Levels are the same but body and evidence placement is random. This is perhaps the bit where you can have a moan about Serial Cleaner as you can have the perfect strategy but eff it up and get caught, then on restarting, the bodies, guns and confetti are dispersed in different locations – forcing you to re-evaluate your strategy once more.

This is the worst part of the game for me, and to be honest, it isn’t bad at all. Frustrating sure, but you’re unlikely to be spending hours on a level at a time. Overall, it’s a relatively short game – some 20 missions and 10 bonus missions. Having another play-through option adds to the longevity – and yes, I do see myself playing this again and again.

The cops have a simple patrol pattern so if you’re patient, you know where they’ll go next but if seen, their pattern may change. Ideal situation: don’t be seen. Each level doesn’t have a ranking system so you need not worry about unlocking trophies by speeding through or doing x, y, then z as there isn’t a set time limit.

The story sections inbetween contracts

Serial Cleaner does have a story

There are many times where I’ve planned my strategy out – seemingly flawless – then I either cause a disturbance triggering another NPC to chase me or I think, yeah I got this and try to speed run it and in the process get caught and having to restart. It isn’t as frustrating as some people have said. Simply don’t get caught, init?

It’s pretty easy to give away spoilers in reviews unintentionally – more so with games like Octopath Traveler. I often find myself posting these pictures on Instagram realising that there are a lot of folk like me who are only just getting balls deep in the story.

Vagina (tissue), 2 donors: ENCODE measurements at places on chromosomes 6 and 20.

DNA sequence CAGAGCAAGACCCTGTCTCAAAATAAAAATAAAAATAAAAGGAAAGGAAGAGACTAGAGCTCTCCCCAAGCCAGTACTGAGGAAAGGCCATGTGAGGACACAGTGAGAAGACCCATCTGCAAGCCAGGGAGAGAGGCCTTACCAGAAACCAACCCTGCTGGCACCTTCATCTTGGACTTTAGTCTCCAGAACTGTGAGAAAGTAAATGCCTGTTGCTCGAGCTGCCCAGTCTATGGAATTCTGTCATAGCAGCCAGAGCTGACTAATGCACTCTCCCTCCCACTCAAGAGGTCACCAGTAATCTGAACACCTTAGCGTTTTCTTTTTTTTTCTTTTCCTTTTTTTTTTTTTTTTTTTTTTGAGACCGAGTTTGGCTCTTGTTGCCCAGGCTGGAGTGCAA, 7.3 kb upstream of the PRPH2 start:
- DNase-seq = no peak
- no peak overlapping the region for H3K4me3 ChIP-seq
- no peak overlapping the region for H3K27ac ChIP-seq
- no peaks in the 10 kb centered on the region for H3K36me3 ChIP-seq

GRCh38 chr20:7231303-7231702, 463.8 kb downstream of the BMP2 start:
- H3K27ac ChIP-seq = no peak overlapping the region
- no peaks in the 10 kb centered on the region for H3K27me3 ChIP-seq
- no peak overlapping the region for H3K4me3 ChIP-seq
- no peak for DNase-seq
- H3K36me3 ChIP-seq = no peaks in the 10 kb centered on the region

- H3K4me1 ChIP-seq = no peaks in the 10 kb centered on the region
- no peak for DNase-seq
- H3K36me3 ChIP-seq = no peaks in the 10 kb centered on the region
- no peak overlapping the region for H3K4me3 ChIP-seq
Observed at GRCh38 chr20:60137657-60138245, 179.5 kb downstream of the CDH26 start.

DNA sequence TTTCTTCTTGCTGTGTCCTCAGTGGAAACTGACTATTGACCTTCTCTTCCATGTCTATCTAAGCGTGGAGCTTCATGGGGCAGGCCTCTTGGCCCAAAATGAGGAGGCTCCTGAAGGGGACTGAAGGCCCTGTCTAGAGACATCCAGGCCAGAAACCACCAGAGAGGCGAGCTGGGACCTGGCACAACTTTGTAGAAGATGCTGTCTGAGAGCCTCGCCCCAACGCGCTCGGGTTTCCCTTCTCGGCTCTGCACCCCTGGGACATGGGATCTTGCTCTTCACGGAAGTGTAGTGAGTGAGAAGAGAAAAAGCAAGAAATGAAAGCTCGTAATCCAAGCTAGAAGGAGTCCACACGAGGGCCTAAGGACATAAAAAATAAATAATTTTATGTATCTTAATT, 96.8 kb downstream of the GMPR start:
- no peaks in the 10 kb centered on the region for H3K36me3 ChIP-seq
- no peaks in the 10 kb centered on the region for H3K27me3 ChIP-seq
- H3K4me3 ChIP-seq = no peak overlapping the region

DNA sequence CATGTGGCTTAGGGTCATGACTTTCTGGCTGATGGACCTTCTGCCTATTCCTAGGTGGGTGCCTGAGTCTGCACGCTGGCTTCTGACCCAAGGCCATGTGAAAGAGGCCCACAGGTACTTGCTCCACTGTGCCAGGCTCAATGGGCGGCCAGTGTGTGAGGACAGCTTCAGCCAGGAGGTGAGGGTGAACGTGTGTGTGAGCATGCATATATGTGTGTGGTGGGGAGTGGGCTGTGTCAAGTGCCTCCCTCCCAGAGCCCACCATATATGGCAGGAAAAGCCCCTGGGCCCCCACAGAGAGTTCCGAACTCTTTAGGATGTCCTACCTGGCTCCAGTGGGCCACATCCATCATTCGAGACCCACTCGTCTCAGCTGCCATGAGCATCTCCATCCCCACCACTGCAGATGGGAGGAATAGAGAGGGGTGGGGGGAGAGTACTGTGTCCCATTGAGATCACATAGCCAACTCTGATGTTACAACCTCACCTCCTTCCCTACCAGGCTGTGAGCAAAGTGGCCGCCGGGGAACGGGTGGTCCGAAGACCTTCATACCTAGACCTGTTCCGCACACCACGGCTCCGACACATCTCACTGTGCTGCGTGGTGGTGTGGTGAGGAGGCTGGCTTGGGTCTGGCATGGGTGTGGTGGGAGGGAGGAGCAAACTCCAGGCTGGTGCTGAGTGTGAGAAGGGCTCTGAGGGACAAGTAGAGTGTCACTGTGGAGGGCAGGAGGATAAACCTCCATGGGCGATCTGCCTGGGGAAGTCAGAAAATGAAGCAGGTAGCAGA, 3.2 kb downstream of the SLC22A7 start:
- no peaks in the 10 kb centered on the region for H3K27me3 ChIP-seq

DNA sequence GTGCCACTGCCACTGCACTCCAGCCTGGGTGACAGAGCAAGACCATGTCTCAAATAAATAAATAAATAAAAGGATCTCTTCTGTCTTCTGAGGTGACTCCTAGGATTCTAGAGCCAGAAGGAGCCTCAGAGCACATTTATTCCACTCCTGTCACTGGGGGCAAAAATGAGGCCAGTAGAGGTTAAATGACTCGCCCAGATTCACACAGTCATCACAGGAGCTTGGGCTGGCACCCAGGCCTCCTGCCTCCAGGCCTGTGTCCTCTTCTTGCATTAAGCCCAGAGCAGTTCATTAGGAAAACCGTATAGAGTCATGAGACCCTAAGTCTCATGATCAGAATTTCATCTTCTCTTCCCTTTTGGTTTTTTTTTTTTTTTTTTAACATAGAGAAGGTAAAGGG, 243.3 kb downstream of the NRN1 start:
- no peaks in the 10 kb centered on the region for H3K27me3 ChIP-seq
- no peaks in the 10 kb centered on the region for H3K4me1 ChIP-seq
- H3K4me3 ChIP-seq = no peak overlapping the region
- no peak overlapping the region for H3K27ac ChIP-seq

You can’t ruin the story with Serial Cleaner play-throughs – at least through the contract side of things, but between ‘scenes’, the dialogue shared with Bobby’s mum or when he natters on the phone gives way to the lightly woven narrative. It’s a simple one but it’s good. It goes with the overall feel of the game and the artistic choices throughout. By the way, I have to add – the soundtrack is awesome. It provides just the right tempo and ambience. Most of all, it’s funky and I demand you stand up and dance to the beat just once.

Easy to pick up but messy

Serial Cleaner is why I play the Nintendo Switch over the Playstation 4 these days. Easy to pick up games with just the right level of difficulty, not too taxing of my time but most of all, the fulfilment level. Serial Cleaner isn’t an exclusive Nintendo Switch title but it’s ideal for the platform. I’m sure it works just as well – maybe even better – via Steam or the like, but when I was taking screenshots and capturing video for this, I did it all in portable mode as it’s convenient and keeps the missus happy that I’m not hogging the biggest rectangle in the house.

There’s scope for a sequel as this really is a good game. Maybe in Serial Cleaner 2: This Time It Gets Messy you play Bobby’s offspring who has a penchant for boxing (linked to the Serial Cleaner story) and they implement their own style of cleaning. Instead of dumping the bodies into the car, you drop them in some sort of acid or made into pies. I’m not going to find out what type of acid or a suitable pastry as I’m not a psycho and don’t want to, nor need to know. However, you could feed them to pigs. They’d go through the bones like butter. In the end though, yes. Get this game. It’s very good.